Shareholders of the Reserve U.S. Government Fund
now have the U.S. government standing behind their shares. On Thursday the U.S. Treasury revealed that it will act as 'buyer of last resort' for the remaining, non-liquidated assets of the money market fund, putting up to $5.6 billion (from the exchange stabilization fund) where their mouth is to make sure liquidation NAV is $1 if the fund can't generate the necessary cash on in its own within the next 45 days.
For the full story on the the death of the Reserve and its Primary Fund, see MFWire's timeline.
The Reserve already started distributing $4.5 billion from the shuttered Government Fund last week (see MFWire
, November 14, 2008), while shareholders of the Reserve Primary Fund
that broke the buck in September have received $26 billion and await about $25 billion more (see MFWire
, October 31, 2008).
Washington- The U.S. Treasury Department announced today that it agreed to assist with the liquidation of The Reserve Fund's U.S. Government Fund, due to unique and extraordinary circumstances.
The fund, which Treasury accepted into its temporary guarantee program for money market funds, has not made a claim to Treasury under the program. In a separate agreement with the fund, the Treasury has agreed to serve as a buyer of last resort for the fund's securities, which consist of short-term U.S. government and government sponsored enterprise securities.
This action is being taken to ensure that the fund is liquidated in an orderly and timely fashion.
The agreement grants the fund a 45-day period where it will continue to sell assets at or above their amortized cost. At the conclusion of this period, Treasury's Exchange Stabilization Fund will purchase any remaining securities at amortized cost, up to an amount required to ensure that each shareholder receives $1 for every share they own.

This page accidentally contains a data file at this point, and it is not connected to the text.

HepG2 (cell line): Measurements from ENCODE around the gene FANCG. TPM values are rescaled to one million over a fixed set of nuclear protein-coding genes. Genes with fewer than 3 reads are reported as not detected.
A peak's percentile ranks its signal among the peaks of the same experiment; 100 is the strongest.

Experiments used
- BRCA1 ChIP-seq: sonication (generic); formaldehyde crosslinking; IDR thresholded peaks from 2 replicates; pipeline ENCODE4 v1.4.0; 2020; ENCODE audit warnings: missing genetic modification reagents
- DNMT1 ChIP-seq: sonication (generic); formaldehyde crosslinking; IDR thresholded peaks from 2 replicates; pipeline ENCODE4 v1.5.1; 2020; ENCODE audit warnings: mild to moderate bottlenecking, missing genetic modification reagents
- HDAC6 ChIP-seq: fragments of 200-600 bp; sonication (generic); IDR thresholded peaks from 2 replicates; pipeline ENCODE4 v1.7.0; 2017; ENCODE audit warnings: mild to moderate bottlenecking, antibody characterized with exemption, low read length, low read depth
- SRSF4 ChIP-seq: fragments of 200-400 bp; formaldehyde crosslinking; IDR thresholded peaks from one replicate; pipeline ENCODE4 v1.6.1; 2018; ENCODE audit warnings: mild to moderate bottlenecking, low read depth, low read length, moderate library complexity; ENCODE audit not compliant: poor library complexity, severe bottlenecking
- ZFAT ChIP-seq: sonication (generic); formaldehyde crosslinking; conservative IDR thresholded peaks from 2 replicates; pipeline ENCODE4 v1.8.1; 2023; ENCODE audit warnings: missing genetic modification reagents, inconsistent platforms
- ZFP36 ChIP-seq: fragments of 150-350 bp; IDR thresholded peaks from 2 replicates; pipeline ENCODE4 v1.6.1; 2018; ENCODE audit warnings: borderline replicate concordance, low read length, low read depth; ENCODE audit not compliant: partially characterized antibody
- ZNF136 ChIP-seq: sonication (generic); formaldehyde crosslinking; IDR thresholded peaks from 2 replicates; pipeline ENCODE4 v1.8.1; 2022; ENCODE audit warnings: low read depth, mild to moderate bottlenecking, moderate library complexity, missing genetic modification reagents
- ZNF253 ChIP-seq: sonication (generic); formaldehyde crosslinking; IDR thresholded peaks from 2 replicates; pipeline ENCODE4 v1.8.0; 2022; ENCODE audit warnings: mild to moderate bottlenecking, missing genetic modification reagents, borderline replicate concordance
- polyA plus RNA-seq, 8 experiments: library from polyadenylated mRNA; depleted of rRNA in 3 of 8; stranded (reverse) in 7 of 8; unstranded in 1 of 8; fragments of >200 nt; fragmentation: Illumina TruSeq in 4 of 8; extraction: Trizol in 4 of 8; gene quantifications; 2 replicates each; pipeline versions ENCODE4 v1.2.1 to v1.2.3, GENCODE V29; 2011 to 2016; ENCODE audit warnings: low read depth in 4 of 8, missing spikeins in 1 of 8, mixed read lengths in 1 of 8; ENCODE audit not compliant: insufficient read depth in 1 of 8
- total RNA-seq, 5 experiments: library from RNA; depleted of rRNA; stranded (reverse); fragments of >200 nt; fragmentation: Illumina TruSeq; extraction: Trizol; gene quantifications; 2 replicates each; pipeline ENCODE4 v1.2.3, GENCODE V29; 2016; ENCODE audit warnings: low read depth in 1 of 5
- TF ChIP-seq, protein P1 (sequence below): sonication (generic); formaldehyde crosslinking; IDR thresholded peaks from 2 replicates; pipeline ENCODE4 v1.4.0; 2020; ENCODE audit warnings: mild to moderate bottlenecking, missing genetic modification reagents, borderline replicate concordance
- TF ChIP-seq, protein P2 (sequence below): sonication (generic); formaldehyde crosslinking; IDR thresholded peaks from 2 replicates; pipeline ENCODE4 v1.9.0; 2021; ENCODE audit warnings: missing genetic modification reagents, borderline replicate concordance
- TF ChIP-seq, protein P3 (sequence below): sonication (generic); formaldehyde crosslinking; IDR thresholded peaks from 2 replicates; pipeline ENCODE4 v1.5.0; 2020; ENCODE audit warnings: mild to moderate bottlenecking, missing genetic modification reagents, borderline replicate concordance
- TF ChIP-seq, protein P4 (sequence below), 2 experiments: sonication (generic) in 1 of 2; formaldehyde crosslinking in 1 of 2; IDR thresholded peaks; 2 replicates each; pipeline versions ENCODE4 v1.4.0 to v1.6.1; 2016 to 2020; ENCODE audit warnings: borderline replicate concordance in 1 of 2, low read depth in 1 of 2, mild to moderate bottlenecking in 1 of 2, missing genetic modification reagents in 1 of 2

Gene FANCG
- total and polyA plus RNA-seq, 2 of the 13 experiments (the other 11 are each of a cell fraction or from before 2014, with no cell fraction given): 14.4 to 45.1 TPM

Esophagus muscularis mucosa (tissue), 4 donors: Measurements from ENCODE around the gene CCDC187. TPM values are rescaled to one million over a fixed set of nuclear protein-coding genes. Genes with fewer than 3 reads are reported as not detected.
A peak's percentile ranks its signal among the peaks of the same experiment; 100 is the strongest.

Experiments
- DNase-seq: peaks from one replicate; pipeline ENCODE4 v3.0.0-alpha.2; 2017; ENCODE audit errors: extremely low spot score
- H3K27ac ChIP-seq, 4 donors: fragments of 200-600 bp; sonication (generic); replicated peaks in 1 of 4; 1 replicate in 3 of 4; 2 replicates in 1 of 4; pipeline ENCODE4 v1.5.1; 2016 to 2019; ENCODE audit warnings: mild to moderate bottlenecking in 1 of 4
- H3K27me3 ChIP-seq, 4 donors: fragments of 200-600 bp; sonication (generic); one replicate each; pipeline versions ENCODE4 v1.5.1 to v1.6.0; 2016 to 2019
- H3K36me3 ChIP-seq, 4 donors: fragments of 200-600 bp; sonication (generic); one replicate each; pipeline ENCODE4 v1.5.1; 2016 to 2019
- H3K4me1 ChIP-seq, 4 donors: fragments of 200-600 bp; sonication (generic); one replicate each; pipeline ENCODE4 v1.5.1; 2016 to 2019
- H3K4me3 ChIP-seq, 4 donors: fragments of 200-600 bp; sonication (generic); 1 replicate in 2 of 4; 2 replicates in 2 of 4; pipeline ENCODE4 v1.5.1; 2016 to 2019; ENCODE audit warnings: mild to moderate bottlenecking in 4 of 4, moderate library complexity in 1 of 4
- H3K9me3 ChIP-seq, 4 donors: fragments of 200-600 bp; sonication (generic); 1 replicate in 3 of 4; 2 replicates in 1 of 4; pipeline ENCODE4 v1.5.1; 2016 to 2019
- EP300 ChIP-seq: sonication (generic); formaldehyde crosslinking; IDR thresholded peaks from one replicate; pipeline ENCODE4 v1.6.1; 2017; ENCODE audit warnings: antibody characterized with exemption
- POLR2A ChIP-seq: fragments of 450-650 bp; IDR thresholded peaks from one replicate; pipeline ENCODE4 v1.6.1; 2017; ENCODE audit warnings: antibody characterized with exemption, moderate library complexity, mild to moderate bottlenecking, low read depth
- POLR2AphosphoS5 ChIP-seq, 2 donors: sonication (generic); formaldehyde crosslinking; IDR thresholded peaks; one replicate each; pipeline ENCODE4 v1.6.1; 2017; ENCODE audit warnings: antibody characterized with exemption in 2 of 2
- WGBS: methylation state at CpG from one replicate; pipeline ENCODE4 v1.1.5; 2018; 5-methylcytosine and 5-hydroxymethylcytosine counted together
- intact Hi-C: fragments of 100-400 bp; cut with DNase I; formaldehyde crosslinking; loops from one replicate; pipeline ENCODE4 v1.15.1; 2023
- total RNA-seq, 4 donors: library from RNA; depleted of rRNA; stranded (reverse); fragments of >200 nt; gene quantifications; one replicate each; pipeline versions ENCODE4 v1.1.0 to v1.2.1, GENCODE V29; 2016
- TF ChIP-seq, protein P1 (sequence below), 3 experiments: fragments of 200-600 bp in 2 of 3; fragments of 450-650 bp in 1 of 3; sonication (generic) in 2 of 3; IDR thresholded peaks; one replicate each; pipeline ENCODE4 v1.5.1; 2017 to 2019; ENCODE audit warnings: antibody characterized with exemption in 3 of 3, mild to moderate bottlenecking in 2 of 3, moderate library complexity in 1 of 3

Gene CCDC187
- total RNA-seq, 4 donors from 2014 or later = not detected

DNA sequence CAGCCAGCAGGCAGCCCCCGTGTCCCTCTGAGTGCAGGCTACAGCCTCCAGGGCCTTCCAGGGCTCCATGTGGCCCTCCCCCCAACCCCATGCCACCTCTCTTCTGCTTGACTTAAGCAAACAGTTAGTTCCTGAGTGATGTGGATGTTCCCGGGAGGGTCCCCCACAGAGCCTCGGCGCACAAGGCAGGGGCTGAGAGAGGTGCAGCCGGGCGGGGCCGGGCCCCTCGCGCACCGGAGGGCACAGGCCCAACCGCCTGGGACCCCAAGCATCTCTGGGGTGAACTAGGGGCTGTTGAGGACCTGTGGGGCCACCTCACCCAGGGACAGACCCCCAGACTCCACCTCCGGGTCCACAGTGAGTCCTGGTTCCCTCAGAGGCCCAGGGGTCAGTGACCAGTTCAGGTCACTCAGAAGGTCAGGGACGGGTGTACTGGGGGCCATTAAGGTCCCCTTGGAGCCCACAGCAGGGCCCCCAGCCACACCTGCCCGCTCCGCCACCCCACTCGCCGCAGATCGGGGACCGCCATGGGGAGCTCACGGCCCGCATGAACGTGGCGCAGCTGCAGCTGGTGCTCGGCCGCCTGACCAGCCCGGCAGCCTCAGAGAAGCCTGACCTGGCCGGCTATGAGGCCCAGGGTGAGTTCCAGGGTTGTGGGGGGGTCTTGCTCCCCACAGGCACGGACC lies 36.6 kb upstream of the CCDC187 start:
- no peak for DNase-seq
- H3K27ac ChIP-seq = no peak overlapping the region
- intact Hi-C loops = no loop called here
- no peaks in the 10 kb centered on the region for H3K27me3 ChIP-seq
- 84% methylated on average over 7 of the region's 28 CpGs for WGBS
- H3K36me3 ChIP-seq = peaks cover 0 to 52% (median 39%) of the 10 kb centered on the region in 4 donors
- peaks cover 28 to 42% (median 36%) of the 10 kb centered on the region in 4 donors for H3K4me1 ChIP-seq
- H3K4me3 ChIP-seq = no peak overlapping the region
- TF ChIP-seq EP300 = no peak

This extraordinary action is in response to the unique situation of the money market fund. This fund was permitted to suspend share redemptions as of September 17, in accordance with an order issued by the Securities and Exchange Commission.
No other funds participating in Treasury's temporary guarantee program received a similar order from the SEC. Because of this, Treasury does not foresee a need to take similar actions with regard to any other funds participating in Treasury's temporary guarantee program.
Treasury's agreement with the fund requires the fund's adviser and its trustees to waive their fees accrued after November 19 to the extent that fund shareholders do not receive distributions of $1 per share.
Neil Anderson, Managing Editor
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